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Development at the border : policies and national integration in Cote d'Ivoire and its neighbors

Author

Listed:
  • Cogneau, Denis
  • Mesple-Somps, Sandrine
  • Spielvogel, Gilles

Abstract

Regression discontinuity designs applied to a set of household surveys from the 1980-90s allow to examine whether Cote d'Ivoire's aggregate wealth was translated at the borders of neighboring countries. At the border of Ghana and at the end of the 1980s, large discontinuities are detected for consumption, child stunting, and access to electricity and safe water. Border discontinuities in consumption can be explained by differences in cash crop policies (cocoa and coffee). When these policies converged in the 1990s, the only differences that persisted were those in rural facilities. In the North, cash crop (cotton) income again made a difference for consumption and nutrition (the case of Mali). On the one hand, large differences in welfare can hold at the borders dividing African countries despite their assumed porosity. On the other hand, border discontinuities seem to reflect the impact of reversible public policies rather than intangible institutional traits.

Suggested Citation

  • Cogneau, Denis & Mesple-Somps, Sandrine & Spielvogel, Gilles, 2013. "Development at the border : policies and national integration in Cote d'Ivoire and its neighbors," Policy Research Working Paper Series 6626, The World Bank.
  • Handle: RePEc:wbk:wbrwps:6626
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    References listed on IDEAS

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    Cited by:

    1. TENIKUE Michel & TEQUAME Miron, 2018. "Economic and Health Impacts of the 2011 Post-Electoral Crisis in Côte d’Ivoire: Evidence from Microdata," LISER Working Paper Series 2018-03, LISER.
    2. Denis Cogneau & Kenneth Houngbedji & Sandrine Mesplé-Somps, 2013. "The fall of the elephant. Two decades of poverty increase in Côte d’Ivoire (1988 - 2008)," Post-Print hal-01517394, HAL.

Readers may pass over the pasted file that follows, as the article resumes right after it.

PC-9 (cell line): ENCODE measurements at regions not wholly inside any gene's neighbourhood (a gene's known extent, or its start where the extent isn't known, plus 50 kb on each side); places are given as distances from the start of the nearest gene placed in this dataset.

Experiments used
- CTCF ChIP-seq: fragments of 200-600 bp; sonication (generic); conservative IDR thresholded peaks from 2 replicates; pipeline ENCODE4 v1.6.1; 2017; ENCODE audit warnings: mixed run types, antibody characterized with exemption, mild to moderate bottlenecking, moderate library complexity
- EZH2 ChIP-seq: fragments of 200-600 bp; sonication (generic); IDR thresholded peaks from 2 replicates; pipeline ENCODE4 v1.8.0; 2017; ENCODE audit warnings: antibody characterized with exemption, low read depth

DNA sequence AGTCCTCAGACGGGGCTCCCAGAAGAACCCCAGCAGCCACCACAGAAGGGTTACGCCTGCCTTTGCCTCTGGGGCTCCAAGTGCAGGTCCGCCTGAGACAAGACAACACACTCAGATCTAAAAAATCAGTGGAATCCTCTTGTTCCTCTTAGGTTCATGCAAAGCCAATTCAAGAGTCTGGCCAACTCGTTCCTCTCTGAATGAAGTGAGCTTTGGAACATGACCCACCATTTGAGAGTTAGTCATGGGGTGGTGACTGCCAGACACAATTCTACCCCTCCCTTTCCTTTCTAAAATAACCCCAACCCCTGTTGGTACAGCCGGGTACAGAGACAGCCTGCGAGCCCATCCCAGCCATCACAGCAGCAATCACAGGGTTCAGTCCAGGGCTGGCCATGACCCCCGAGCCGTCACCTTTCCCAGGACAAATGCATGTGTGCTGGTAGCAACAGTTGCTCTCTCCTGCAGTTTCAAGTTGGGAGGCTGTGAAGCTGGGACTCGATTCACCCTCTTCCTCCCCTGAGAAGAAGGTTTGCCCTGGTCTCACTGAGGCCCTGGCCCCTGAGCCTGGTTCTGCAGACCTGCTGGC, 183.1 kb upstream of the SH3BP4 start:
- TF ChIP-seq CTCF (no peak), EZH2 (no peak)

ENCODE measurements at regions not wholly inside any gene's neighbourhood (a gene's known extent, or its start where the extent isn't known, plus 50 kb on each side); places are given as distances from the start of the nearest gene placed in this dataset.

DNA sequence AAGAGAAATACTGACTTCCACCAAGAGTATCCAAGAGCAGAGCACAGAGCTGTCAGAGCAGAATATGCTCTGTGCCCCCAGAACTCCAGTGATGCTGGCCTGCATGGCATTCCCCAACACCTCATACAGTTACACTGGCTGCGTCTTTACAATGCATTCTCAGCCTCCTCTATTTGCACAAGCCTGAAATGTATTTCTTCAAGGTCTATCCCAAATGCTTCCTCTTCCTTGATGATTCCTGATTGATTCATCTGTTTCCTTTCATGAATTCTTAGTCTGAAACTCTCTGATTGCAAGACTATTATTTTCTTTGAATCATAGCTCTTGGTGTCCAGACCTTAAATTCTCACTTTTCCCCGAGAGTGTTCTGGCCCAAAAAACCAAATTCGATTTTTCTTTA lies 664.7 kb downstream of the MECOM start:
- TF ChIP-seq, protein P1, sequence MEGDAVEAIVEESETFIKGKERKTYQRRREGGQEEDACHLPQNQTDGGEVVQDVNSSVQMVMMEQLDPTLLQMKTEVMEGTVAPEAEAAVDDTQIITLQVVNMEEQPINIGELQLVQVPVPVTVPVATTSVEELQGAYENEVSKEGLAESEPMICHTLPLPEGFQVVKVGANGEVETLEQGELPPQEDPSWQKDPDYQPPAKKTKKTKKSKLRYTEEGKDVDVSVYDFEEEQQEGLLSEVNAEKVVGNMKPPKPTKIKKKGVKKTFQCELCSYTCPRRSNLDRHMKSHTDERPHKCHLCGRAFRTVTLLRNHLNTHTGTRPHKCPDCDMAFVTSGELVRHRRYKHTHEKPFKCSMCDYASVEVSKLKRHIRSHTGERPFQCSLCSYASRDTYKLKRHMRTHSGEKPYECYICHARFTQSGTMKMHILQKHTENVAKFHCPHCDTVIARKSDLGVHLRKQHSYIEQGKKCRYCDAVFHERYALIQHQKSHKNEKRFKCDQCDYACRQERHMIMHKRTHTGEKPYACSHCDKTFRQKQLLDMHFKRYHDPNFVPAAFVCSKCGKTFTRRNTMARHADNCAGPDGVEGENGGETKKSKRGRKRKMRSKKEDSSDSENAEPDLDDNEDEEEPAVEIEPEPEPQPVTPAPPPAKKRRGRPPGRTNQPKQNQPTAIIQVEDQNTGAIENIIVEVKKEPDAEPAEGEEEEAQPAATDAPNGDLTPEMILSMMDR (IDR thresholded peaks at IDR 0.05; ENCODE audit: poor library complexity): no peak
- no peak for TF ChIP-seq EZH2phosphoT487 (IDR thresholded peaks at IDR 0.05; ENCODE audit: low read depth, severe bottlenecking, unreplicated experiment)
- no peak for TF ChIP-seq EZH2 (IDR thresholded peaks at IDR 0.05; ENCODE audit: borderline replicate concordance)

3. Abel Brodeur & Marie Christelle Mabeu & Roland Pongou, 2020. "Ancestral Norms, Legal Origins, and Female Empowerment," Working Papers 2002E, University of Ottawa, Department of Economics.
    4. Denis Cogneau, 2016. "History, Data and Economics for Africa: Can We Get Them Less Wrong?: Reply to Morten Jerven's ‘Trapped between tragedies and miracles: Misunderstanding African economic growth’," Development Policy Review, Overseas Development Institute, vol. 34(6), pages 895-899, November.
    5. Denis Cogneau & Kenneth Houngbedji & Sandrine Mesplé-Somps, 2013. "The fall of the elephant. Two decades of poverty increase in Côte d’Ivoire (1988 - 2008)," Post-Print hal-01517394, HAL.

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    More about this item

    Keywords

    Economic Theory&Research; Regional Economic Development; Climate Change Economics; Emerging Markets; Population Policies;
    All these keywords.

    JEL classification:

    • O12 - Economic Development, Innovation, Technological Change, and Growth - - Economic Development - - - Microeconomic Analyses of Economic Development
    • R12 - Urban, Rural, Regional, Real Estate, and Transportation Economics - - General Regional Economics - - - Size and Spatial Distributions of Regional Economic Activity; Interregional Trade (economic geography)
    • P52 - Economic Systems - - Comparative Economic Systems - - - Comparative Studies of Particular Economies

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